Taken from Vancouver Free Press (Apr 02, 2010)
John Mayer's Vancouver fans get their money's worth at GM Place
At GM Place on Thursday, April 1
by Sarah Rowland
Judging by the crowdâ€™s initial apathy at GM Place on Thursday, catching Michael Franti & Spearheadâ€™s opening set was little more than an afterthought for most John Mayer fans. But they didnâ€™t know what was in store for them. For the first 10 minutes or so, the nearly sold-out crowd seemed a little nonplussed with the folk fest favouritesâ€”despite the fact Franti and friends were busting out some funky-assed, reggae-infused Brazilian beats on stage. They wouldnâ€™t jump when asked to jump nor would they bother to lift a limb when asked to raise their arms in the air and wave â€™em like they just didnâ€™t care. It was almost as though the only reason ticketholders got there early was to get all settled in their seats before Mayer hit the stage.
But Michael Franti would have none of it. Barefoot and boundless, he won over every Garage attendee one fan at a time. After a few thankless songs, he leapt off the stage and sang most of the remaining set side by side with anyone and everyone in the crowd. And weâ€™re not talking about simply high-fiving VIPs in the front row. He was up in the stands, circling the floor and sharing vocal duties with some unlikely participants, including a few of the more conservative soft rock fans that Mayer tends to drawâ€”which was certainly entertaining to watch. One minute theyâ€™re checking their watches in anticipation of hearing â€śYour Body is a Wonderlandâ€ť and other pseudo-sensual Mayer hits, and the next the minute theyâ€™re dancing arm in arm with a dreaded, barefoot, infectiously happy hippy. It was awesome!
Itâ€™s hard to beat that kind of egoless, free-spirited energy. And to his credit, Mayer tried. And the women who â€śheart JMâ€ť (we know this because they wear â€śI heart JMâ€ť T-shirts) certainly appreciated his efforts. If all their swooning, swaying, and starry-eyed adoration were any indication, these ladies were in blue-eyed blues heaven.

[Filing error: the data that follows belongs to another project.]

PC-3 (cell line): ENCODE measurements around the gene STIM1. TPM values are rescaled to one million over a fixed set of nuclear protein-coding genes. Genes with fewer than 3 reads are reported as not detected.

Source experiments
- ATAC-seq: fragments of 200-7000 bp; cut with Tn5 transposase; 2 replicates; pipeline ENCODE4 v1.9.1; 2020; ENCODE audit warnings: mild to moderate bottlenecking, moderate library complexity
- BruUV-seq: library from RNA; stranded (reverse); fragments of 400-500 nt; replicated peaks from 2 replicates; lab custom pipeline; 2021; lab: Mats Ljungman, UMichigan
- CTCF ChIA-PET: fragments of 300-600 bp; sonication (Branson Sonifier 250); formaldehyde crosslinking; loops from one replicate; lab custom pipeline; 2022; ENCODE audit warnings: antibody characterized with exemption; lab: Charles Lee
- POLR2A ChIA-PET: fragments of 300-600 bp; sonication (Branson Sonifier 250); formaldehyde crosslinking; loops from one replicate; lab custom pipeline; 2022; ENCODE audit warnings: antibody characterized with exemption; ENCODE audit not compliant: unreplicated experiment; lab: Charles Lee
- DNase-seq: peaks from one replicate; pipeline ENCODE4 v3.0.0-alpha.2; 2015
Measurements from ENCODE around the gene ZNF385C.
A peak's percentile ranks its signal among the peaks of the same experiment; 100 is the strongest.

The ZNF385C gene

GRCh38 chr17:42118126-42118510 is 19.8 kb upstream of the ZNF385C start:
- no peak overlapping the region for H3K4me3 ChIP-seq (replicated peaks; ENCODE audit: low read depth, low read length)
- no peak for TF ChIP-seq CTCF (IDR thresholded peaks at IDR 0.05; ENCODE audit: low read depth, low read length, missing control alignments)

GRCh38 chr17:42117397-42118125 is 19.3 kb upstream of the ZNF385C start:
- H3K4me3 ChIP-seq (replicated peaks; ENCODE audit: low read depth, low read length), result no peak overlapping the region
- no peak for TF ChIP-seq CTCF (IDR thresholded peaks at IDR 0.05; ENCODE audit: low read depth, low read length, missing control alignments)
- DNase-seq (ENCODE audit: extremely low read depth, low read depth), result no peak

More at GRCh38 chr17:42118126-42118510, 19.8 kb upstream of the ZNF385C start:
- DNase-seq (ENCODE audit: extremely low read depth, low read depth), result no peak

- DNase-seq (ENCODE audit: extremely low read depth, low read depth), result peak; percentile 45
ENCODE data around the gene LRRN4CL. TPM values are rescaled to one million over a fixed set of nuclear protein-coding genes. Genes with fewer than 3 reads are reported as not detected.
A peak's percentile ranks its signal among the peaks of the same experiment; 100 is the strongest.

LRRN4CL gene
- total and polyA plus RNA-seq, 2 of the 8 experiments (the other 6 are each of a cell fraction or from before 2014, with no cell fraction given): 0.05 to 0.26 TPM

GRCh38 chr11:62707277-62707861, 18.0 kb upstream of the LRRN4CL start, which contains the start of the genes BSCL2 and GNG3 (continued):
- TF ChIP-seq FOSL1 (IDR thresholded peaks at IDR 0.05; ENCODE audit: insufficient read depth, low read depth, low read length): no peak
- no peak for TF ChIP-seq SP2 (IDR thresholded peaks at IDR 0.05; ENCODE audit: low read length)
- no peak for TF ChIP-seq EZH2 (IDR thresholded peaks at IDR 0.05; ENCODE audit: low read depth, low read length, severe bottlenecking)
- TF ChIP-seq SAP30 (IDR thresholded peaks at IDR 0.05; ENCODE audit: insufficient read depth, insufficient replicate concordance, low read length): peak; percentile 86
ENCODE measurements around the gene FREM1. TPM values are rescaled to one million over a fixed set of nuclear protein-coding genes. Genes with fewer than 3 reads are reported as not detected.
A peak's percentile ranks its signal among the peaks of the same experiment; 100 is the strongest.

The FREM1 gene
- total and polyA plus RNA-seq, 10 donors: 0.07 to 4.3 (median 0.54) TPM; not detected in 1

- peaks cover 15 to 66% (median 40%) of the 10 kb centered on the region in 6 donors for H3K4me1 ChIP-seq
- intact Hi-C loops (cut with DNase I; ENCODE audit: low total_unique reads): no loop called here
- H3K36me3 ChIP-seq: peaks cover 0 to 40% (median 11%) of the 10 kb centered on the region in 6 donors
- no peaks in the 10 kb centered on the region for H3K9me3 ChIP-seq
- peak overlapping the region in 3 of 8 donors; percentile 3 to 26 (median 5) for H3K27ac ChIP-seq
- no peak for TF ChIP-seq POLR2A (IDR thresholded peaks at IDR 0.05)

One woman held up a sign stating how she travelled several thousand miles â€śjust for a kiss.â€ť I wanted to give girlfriend the headâ€™s up about Mayerâ€™s tendency to kiss and tell. But it turns out, I didnâ€™t have to. He shut her down, citing conversion confusion: â€śSorry, ladies, Iâ€™m gonna need that in kilometres.â€ť Yes, the Playboy blabbermouth can still crack the occasional funnyâ€”Iâ€™ll give him that.
Anyway, good for them. Save for the fact he didnâ€™t do â€śYour Body is a Wonderlandâ€ť, itâ€™s safe to say his devoted female fans got their moneyâ€™s worth. And good for Mayer, too. These ladies are, after all, his bread and butter.
Bad for the rest us, though. We were crashing hard from our Franti high. Mayerâ€™s â€ślong and large musical excursionsâ€ť were a bit of comedown after our high-energy lovefest with Spearhead. Sure, Mayer treated his fans to plenty of hits (â€śHeartbreak Warfareâ€ť, â€śWaiting on the World to Changeâ€ť etc., etc.), but once youâ€™ve experienced the unabashed joy of Frantiâ€™s first and only hit, â€śSay Hey (I Love You)â€ť live, everything else seems kind of pretentious in comparison.
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